Document Type





Flow theory, Flow antecedents, Computer-mediated environment, CME, Perceived ease of use, PEOU, Computer playfulness, Person Artifact Task model, PAT, Affect




Information and Library Science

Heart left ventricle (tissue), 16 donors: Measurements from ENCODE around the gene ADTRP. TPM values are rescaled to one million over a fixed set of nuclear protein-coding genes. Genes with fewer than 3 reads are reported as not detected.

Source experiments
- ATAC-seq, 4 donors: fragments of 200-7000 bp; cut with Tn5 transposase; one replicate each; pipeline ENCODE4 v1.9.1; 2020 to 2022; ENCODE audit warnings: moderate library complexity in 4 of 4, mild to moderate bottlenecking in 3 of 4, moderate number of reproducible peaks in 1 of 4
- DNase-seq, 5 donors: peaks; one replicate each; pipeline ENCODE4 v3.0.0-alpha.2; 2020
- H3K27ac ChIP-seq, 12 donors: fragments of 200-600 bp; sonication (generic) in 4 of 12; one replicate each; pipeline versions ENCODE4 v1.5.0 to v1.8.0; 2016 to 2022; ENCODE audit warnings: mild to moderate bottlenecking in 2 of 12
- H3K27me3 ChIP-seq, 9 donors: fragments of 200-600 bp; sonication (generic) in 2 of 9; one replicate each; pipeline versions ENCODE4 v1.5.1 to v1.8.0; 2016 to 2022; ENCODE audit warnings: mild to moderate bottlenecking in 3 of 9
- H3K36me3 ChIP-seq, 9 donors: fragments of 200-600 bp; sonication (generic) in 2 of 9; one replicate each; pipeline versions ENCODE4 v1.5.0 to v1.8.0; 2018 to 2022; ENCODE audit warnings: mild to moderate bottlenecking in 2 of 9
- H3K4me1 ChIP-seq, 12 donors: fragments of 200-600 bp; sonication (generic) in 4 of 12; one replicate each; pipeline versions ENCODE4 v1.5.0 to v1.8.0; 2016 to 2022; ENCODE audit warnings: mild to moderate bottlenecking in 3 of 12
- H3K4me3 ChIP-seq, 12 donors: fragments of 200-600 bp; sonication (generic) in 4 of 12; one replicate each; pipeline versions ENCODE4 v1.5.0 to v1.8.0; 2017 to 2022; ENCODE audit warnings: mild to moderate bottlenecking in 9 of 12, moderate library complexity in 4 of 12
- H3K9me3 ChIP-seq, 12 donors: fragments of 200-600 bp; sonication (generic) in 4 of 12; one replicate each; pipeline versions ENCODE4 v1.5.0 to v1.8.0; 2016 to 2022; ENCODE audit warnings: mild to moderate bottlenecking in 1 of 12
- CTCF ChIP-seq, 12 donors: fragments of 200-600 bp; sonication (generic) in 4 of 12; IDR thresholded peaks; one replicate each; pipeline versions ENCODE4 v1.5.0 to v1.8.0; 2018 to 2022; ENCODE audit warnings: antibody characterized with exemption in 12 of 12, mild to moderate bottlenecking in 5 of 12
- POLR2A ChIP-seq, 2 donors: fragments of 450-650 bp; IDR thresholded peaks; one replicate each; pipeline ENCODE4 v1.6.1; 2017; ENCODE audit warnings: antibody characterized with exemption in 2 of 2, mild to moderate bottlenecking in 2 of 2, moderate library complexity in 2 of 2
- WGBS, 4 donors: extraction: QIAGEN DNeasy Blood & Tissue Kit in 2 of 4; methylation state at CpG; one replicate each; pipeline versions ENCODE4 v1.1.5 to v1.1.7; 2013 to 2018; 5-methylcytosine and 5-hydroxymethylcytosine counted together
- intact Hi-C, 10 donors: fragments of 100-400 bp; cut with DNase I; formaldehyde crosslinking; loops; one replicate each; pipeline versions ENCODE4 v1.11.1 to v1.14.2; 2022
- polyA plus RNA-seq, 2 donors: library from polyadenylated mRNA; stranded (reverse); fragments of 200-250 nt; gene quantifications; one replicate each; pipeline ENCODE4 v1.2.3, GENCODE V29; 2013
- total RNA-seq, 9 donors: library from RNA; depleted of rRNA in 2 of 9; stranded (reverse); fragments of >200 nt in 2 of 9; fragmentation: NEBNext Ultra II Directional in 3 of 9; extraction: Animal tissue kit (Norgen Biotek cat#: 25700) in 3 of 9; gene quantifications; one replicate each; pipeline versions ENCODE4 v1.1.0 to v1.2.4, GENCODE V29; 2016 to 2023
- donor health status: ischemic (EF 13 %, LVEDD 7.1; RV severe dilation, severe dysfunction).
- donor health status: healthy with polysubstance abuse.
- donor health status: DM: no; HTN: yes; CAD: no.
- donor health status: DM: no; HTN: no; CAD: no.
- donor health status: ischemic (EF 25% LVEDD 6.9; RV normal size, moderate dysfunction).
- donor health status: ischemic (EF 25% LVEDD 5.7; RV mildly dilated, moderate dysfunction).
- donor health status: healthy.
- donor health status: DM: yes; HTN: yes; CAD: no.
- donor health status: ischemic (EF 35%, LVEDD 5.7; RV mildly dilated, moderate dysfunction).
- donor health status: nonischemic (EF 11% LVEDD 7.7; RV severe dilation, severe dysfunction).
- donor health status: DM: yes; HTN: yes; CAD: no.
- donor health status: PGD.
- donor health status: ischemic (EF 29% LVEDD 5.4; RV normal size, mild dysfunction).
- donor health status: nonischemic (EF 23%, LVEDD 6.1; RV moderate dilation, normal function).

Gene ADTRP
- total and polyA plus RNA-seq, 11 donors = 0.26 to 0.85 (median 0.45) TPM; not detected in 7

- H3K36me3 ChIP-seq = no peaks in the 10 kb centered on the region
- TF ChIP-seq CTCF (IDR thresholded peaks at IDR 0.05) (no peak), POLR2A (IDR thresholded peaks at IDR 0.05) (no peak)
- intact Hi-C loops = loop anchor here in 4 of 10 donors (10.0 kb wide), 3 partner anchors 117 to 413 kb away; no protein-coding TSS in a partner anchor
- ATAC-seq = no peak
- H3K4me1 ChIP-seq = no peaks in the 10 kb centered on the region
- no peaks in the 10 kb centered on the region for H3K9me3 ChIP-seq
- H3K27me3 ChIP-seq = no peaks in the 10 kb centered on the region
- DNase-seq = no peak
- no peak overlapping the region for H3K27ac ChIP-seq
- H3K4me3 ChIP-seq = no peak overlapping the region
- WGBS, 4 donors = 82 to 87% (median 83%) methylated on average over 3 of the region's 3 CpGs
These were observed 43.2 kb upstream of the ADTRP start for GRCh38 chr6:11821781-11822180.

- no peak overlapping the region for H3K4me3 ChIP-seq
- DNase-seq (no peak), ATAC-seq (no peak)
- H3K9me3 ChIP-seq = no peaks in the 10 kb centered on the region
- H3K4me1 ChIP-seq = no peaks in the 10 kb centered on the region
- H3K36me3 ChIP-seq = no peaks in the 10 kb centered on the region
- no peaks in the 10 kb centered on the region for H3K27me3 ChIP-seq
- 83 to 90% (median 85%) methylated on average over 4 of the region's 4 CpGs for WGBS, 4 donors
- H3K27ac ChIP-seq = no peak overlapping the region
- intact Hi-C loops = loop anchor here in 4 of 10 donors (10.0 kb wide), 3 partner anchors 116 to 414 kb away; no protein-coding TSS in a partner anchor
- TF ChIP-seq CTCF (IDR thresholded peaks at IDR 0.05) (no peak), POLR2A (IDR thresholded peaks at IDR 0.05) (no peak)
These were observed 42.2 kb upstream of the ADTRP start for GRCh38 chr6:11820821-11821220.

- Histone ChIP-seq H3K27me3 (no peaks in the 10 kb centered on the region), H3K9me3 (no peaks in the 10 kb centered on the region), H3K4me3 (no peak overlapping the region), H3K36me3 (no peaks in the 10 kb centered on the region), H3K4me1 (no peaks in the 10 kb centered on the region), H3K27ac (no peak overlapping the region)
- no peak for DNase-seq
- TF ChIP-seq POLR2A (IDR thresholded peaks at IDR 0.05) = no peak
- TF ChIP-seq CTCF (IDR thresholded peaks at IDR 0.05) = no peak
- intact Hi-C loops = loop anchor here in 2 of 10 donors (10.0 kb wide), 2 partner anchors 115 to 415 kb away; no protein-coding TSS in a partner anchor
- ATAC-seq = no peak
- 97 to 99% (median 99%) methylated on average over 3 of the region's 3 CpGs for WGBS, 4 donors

Flow theory has been applied to computer-mediated environments to study positive user experiences such as increased exploratory behavior, communication, learning, positive affect, and computer use. However, a review of the existing flow studies in computer-mediated environments in Psychology, Consumer Behavior, Communications, Human-Computer Interaction, and Management Information Systems shows ambiguities in the conceptualization of flow constructs and inconsistency in the flow models. It thus raises the question of whether the direct adoption of traditional flow theory is appropriate without a careful re-conceptualization to consider the uniqueness of the computer-mediated environments. This paper focuses on flow antecedents and identifies the importance of separating the task from the artifact within a computer-mediated environment. It proposes a component-based model that consists of person (P), artifact (A), and task (T), as well as the interactions of these components. The model, named the PAT model, is developed by understanding the original flow theory, reviewing existing empirical flow studies within computer-mediated environments, and analyzing the characteristics of computer-mediated environments. A set of propositions is constructed to demonstrate the predictive power of the model.